This book is a revised and expanded version of the General Course delivered by the author at the Hague Academy of International Law. It contains three parts that discuss theory and practice of adjudicatory authority in private international law in comparative perspective focusing on the United States, Germany and the European Union. The first part examines the foundations and emergence of jurisdictional theory elaborating on the types of adjudicatory authority and the design of jurisdictional provisions. Part two covers basic themes and pervasive issues reflecting, inter alia, on the
actor sequitor forum rei principle, choice of forum agreements, forum non conveniens, antisuit injunctions and the
lis pendens doctrine. The last part explores the role of international instruments for achieving convergence and harmonization. It analyzes the design of judgments conventions and in particular the efforts of the Hague Conference on Private International Law to foster worldwide harmonization. The volume was completed with the assistance of
Dr. Eckart Gottschalk.
Dr. Gottschalk is an Associate with CMS Hasche Sigle in Hamburg specializing on corporate law. Before he started practicing, he served as a Joseph Story Research Fellow at Harvard Law School, 2005-2006.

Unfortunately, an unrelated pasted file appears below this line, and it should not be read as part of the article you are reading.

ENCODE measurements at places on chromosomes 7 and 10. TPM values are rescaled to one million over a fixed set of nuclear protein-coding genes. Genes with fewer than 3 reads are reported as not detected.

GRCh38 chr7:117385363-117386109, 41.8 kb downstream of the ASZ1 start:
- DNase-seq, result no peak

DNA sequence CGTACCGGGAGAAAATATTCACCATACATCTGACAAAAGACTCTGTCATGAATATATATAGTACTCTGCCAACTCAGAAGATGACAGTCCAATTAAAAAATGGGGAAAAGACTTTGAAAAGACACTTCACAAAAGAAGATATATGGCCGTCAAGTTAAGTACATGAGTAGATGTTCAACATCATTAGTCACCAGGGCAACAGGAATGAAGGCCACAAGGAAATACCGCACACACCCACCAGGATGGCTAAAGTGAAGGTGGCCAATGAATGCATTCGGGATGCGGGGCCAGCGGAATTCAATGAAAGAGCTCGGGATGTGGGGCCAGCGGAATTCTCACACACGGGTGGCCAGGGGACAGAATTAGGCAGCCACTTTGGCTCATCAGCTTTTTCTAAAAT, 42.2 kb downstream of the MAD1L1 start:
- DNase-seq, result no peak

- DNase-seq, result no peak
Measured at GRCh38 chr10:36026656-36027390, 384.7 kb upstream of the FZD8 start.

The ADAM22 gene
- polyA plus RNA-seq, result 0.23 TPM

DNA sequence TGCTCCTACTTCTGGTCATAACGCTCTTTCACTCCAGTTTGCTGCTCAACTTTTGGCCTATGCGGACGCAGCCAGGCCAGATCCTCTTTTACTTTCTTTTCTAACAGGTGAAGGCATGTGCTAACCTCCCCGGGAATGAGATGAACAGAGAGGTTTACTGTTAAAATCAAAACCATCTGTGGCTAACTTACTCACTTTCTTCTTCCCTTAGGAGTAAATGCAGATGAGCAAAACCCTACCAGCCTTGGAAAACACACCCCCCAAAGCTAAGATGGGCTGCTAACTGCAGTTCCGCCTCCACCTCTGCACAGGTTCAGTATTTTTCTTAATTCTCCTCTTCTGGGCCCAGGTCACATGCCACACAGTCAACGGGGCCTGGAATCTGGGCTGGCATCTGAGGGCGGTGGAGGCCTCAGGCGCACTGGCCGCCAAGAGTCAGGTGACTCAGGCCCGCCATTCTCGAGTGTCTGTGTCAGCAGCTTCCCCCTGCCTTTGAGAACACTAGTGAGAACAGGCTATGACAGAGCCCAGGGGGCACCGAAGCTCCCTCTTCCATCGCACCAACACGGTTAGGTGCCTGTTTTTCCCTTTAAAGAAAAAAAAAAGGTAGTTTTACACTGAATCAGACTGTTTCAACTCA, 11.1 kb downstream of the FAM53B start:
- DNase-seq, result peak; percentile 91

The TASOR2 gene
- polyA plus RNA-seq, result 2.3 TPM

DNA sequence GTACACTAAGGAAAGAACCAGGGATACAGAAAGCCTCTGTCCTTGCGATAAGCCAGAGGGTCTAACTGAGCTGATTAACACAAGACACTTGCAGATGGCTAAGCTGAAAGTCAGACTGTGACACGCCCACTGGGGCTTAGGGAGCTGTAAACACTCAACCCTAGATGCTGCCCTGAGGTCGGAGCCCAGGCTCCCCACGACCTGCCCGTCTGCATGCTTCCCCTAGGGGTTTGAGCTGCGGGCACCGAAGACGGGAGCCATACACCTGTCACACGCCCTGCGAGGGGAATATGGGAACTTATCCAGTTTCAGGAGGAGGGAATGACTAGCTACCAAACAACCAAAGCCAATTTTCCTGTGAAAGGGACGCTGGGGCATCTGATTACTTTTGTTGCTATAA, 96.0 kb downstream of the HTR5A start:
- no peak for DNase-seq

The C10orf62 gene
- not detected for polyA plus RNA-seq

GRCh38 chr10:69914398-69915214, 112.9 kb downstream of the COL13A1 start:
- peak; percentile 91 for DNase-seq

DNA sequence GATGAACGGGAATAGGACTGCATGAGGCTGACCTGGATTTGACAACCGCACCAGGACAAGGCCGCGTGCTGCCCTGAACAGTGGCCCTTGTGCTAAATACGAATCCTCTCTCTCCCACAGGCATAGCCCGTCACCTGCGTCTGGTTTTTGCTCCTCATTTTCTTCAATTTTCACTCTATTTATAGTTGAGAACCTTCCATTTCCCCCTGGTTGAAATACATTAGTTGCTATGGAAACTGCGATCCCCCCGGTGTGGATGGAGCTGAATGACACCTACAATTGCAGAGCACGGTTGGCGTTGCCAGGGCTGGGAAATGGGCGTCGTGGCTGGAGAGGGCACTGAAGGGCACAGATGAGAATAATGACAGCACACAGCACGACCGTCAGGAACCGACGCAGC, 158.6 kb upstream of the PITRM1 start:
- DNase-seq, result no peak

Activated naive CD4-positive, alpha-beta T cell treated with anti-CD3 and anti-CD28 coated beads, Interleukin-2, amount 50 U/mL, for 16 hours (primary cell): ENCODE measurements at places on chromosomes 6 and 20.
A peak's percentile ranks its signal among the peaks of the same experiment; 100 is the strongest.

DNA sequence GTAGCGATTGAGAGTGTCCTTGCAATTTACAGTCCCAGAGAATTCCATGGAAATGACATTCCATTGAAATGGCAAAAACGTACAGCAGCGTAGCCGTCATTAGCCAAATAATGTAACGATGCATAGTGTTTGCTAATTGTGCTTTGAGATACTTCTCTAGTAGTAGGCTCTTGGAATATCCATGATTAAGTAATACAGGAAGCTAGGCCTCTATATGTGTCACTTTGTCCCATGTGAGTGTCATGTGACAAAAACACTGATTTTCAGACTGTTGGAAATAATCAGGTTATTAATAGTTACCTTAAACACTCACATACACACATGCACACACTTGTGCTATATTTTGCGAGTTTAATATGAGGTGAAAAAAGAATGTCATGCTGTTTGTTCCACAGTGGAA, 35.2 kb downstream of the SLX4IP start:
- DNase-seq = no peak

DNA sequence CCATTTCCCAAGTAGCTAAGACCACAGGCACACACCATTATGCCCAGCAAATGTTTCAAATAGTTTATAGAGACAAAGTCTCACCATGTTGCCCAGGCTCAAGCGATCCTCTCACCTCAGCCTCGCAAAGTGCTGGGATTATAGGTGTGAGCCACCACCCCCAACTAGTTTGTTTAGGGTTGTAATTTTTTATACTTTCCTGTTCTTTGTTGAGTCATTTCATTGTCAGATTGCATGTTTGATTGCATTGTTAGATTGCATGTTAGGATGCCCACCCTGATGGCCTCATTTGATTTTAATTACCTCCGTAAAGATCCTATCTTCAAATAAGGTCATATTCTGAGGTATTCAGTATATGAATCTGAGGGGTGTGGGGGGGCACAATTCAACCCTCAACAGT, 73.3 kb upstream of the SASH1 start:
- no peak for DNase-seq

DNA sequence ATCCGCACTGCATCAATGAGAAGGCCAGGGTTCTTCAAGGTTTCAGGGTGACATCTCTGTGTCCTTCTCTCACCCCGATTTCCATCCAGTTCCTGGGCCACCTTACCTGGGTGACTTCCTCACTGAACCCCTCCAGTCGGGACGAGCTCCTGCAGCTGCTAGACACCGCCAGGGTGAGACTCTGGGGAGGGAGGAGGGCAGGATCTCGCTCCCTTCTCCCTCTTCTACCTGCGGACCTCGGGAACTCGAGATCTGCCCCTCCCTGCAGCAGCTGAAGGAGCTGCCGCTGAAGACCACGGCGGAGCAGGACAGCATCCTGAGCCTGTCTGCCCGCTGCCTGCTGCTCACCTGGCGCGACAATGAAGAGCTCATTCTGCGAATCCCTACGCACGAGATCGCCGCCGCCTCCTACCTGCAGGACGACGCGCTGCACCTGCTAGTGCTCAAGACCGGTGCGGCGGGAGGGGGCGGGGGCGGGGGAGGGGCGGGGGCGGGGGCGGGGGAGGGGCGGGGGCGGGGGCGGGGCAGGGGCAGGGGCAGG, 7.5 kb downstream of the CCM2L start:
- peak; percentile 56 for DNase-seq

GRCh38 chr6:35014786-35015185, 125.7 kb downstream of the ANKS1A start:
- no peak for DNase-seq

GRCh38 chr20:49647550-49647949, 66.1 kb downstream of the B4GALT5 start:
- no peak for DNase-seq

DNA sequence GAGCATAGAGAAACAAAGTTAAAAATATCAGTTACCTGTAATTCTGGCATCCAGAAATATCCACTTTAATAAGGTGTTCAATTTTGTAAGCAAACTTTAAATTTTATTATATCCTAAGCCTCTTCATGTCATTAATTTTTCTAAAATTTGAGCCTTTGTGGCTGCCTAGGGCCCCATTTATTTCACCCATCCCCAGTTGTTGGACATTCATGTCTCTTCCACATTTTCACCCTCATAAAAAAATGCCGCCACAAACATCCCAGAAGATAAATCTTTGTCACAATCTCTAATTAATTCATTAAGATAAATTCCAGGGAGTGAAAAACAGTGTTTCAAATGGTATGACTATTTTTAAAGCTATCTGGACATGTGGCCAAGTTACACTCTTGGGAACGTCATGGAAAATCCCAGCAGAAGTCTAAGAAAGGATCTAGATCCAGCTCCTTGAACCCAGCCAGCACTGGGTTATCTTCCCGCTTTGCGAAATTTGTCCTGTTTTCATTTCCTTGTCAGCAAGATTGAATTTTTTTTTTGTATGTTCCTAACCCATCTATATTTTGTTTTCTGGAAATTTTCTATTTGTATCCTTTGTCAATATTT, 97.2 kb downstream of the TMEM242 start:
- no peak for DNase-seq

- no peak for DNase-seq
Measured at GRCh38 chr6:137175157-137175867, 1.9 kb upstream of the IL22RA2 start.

Preface; Acknowledgements to the First Edition; Table of Cases; Prologue;
Part 1 The Foundations and Emergence of Jurisdictional Theory; Chapter I Adjudicatory authority: Reasons for its existence and its principal types; Chapter II The Design of Jurisdictional Provisions; Chapter III The Emergence of Jurisdictional Theory in the United States and Germany;
Part 2 Basic Themes and Pervasive Issues; Chapter IV The
Actor Sequitur Forum Rei Principle: Are Defendants Jurisdictionally Preferred? Should They Be?; Chapter V Consent and Adjudicatory Authority: Consequences of Splitting Causes of Action, Participating as a Litigant, and Choice of Forum Agreements; Chapter VI Forum Shopping and Fine-tuning: Herein of
Forum Non Conveniens, Antisuit Injunctions, and
Part 3 Epilogue; Chapter VII Convergence and Compromise in Private International Law: The Role of International Instruments.